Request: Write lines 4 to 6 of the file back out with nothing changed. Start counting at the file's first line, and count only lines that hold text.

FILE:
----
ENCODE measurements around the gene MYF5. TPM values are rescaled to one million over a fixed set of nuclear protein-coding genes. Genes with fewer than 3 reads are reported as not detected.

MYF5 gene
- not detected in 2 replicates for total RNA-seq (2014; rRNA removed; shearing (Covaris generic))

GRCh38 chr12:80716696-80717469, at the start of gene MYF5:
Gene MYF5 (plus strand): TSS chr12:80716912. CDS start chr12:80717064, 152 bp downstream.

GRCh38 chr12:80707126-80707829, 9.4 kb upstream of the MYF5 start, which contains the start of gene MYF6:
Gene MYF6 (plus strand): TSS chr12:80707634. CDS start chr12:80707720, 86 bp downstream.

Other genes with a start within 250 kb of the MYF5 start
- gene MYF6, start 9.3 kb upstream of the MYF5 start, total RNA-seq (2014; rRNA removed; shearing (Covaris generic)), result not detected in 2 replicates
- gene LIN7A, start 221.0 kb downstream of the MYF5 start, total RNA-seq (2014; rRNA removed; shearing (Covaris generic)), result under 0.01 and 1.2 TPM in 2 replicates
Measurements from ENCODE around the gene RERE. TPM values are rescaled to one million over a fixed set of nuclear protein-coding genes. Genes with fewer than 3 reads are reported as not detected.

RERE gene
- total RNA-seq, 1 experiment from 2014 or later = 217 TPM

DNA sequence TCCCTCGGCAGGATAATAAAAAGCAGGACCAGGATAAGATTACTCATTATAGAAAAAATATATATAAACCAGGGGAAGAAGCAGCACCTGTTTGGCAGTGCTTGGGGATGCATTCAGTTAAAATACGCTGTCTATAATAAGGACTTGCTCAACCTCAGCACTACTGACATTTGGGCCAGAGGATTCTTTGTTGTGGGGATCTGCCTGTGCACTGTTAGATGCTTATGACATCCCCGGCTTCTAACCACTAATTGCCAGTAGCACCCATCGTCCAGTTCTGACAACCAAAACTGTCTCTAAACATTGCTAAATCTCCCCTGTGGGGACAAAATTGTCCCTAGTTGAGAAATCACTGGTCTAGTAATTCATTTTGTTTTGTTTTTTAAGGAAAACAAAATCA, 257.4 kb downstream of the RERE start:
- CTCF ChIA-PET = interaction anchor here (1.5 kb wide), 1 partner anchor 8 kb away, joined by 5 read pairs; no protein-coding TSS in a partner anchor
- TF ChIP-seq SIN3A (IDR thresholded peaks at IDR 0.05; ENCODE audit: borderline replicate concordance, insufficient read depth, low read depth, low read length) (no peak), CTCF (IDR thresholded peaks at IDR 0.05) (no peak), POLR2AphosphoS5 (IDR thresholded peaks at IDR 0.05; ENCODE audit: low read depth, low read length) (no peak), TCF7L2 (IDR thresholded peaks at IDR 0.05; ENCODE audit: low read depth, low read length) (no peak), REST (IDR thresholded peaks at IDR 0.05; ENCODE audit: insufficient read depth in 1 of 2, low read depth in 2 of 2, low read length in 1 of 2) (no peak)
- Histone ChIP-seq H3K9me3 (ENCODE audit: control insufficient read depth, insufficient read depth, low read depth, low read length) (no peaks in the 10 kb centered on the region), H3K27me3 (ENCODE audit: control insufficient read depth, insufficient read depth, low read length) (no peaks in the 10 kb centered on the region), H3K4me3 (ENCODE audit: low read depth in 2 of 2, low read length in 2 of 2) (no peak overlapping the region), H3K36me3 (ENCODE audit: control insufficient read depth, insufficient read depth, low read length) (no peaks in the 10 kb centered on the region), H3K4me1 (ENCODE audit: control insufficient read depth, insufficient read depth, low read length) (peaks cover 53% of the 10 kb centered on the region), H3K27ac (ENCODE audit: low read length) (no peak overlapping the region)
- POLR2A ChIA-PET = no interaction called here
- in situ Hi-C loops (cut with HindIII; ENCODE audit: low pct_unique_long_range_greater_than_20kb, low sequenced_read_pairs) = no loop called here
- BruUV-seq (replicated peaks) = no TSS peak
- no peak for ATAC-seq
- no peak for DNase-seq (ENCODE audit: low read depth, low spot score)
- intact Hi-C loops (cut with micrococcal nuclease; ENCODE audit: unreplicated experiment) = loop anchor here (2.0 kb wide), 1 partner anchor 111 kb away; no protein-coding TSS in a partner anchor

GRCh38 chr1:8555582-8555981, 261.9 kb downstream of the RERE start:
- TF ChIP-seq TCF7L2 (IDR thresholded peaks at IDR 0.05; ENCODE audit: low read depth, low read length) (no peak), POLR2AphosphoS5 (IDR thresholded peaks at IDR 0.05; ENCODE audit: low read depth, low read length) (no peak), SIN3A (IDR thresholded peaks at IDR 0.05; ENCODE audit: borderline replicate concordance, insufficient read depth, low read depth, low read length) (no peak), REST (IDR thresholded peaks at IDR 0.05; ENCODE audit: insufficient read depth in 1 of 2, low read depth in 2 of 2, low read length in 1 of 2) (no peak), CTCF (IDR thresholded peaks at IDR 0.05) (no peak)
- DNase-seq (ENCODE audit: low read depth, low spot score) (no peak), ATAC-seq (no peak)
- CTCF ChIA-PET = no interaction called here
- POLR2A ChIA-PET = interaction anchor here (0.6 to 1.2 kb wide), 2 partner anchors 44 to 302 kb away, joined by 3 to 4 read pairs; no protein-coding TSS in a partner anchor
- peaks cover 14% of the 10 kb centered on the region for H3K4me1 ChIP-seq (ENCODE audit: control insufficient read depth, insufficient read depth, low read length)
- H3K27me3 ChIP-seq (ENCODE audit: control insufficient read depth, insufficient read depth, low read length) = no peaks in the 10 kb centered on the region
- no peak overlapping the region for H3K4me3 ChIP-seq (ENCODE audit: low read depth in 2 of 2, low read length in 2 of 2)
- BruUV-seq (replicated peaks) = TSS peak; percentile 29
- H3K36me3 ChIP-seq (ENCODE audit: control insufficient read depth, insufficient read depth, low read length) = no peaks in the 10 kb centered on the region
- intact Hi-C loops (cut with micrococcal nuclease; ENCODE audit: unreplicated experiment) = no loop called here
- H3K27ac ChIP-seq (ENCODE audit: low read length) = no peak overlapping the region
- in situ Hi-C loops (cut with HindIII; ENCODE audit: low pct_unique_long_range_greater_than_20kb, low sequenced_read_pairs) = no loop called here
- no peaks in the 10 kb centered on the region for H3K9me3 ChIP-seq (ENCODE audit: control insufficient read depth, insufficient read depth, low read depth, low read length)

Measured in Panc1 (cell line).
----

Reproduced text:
GRCh38 chr12:80716696-80717469, at the start of gene MYF5:
Gene MYF5 (plus strand): TSS chr12:80716912. CDS start chr12:80717064, 152 bp downstream.

GRCh38 chr12:80707126-80707829, 9.4 kb upstream of the MYF5 start, which contains the start of gene MYF6: